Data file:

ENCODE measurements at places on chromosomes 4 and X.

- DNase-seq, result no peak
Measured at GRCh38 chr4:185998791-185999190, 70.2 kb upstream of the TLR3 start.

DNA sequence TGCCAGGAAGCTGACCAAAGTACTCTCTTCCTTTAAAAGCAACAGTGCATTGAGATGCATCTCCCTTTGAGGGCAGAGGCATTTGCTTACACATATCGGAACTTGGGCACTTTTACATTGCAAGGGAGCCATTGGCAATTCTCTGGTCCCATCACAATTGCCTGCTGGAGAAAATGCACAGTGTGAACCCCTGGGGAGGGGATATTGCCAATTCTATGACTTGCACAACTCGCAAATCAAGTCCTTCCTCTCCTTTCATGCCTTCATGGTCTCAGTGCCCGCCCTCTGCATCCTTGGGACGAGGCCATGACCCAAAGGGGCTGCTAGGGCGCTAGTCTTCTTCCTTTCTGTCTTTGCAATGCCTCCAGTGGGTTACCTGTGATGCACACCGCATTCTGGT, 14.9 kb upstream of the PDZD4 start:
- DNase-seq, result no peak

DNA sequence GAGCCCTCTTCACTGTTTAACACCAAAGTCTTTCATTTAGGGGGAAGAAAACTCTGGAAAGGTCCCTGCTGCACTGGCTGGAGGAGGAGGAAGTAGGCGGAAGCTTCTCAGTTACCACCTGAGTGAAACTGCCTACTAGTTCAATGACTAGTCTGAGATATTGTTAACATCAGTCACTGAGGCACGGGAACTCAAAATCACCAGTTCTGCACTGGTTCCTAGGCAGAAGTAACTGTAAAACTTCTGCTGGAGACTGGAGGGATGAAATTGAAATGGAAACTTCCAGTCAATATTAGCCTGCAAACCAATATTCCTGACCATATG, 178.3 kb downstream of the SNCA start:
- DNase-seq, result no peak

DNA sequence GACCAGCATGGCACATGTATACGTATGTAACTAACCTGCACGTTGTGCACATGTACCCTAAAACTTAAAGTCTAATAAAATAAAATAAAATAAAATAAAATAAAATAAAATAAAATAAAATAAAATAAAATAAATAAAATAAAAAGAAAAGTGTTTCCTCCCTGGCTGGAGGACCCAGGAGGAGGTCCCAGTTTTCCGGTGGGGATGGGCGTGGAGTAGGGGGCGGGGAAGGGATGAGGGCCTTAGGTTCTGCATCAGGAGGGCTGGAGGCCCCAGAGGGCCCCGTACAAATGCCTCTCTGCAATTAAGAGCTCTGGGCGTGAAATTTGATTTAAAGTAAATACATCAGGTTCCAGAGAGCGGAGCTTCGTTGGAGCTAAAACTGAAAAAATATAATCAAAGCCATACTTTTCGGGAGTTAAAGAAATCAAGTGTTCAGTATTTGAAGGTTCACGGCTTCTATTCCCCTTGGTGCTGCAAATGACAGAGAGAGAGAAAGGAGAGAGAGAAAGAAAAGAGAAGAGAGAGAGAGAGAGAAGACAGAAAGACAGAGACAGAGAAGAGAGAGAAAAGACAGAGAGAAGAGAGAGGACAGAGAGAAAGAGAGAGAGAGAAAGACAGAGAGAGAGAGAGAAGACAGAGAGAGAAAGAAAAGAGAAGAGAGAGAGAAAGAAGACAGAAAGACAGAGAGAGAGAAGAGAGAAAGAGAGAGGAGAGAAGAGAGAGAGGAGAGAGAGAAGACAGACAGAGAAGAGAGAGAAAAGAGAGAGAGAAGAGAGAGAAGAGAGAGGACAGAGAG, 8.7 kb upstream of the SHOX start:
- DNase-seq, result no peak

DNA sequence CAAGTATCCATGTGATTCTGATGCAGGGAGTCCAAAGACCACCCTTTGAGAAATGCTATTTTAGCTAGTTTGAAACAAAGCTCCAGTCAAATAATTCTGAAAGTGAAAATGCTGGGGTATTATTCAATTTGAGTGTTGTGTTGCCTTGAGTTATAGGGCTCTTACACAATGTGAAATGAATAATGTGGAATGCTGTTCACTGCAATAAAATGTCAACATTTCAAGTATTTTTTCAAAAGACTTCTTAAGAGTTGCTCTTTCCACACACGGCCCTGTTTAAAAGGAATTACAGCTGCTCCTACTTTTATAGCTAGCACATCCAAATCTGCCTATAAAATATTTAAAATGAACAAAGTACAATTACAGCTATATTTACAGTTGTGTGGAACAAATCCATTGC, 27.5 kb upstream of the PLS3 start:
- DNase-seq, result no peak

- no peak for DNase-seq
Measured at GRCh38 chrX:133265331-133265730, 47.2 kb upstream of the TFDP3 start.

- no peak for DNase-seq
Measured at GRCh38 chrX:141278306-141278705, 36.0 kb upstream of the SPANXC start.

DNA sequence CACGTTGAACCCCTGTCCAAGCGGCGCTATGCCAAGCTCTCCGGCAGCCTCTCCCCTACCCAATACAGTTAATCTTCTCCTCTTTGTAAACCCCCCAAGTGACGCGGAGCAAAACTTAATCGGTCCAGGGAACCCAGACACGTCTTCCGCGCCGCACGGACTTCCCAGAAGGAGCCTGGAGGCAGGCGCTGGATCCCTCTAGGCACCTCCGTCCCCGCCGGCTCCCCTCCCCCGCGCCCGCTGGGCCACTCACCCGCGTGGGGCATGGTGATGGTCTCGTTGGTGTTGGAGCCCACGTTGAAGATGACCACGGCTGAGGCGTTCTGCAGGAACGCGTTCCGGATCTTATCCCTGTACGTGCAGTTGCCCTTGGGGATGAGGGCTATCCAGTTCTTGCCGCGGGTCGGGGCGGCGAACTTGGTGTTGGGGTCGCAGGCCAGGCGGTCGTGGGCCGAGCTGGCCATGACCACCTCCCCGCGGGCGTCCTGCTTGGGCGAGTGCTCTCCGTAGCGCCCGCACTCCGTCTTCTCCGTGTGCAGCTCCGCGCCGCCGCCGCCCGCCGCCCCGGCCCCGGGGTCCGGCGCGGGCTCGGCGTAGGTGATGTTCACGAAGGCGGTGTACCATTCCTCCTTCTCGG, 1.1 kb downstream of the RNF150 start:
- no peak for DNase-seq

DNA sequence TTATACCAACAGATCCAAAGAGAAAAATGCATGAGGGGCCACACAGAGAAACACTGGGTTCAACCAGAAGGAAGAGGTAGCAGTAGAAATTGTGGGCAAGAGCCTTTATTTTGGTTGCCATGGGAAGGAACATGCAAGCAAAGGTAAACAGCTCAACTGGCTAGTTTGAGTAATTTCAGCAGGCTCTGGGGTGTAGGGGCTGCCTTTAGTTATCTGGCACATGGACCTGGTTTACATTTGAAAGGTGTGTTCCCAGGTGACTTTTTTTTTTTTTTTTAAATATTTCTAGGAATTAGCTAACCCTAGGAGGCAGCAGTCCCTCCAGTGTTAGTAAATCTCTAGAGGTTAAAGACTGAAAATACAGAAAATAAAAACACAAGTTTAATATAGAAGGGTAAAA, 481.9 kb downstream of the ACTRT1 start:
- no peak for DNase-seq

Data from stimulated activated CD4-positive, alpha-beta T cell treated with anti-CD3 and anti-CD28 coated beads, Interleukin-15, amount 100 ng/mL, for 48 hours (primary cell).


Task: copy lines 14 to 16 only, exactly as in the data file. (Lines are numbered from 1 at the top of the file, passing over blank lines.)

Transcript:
- no peak for DNase-seq
Measured at GRCh38 chrX:141278306-141278705, 36.0 kb upstream of the SPANXC start.

DNA sequence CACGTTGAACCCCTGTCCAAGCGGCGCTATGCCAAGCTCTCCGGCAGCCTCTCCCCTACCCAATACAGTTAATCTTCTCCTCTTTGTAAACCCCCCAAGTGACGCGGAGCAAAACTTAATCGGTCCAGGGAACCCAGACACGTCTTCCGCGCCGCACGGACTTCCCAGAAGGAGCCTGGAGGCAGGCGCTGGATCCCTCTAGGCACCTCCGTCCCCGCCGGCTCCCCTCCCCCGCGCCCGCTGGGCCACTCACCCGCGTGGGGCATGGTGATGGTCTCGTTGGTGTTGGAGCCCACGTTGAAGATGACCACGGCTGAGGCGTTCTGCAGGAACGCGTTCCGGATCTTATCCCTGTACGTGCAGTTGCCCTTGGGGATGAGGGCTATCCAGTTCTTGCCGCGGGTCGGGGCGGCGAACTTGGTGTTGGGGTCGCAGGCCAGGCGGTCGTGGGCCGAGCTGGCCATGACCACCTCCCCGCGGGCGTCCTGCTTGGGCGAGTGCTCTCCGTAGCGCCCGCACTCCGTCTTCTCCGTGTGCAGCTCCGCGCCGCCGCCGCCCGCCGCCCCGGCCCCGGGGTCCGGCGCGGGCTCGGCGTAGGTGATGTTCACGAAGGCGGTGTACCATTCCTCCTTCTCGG, 1.1 kb downstream of the RNF150 start: